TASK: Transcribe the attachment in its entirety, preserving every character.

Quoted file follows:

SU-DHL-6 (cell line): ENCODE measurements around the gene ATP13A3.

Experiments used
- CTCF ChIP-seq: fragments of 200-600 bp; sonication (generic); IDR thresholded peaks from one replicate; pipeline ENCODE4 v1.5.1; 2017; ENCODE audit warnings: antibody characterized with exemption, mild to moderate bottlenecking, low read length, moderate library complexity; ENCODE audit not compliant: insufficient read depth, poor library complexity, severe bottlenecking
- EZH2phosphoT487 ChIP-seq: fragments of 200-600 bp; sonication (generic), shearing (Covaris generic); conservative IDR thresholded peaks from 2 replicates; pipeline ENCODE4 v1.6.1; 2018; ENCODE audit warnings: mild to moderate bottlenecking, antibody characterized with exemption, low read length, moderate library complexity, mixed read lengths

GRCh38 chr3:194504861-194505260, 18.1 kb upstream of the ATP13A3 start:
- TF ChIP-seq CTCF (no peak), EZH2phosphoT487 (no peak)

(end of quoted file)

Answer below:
SU-DHL-6 (cell line): ENCODE measurements around the gene ATP13A3.

Experiments used
- CTCF ChIP-seq: fragments of 200-600 bp; sonication (generic); IDR thresholded peaks from one replicate; pipeline ENCODE4 v1.5.1; 2017; ENCODE audit warnings: antibody characterized with exemption, mild to moderate bottlenecking, low read length, moderate library complexity; ENCODE audit not compliant: insufficient read depth, poor library complexity, severe bottlenecking
- EZH2phosphoT487 ChIP-seq: fragments of 200-600 bp; sonication (generic), shearing (Covaris generic); conservative IDR thresholded peaks from 2 replicates; pipeline ENCODE4 v1.6.1; 2018; ENCODE audit warnings: mild to moderate bottlenecking, antibody characterized with exemption, low read length, moderate library complexity, mixed read lengths

GRCh38 chr3:194504861-194505260, 18.1 kb upstream of the ATP13A3 start:
- TF ChIP-seq CTCF (no peak), EZH2phosphoT487 (no peak)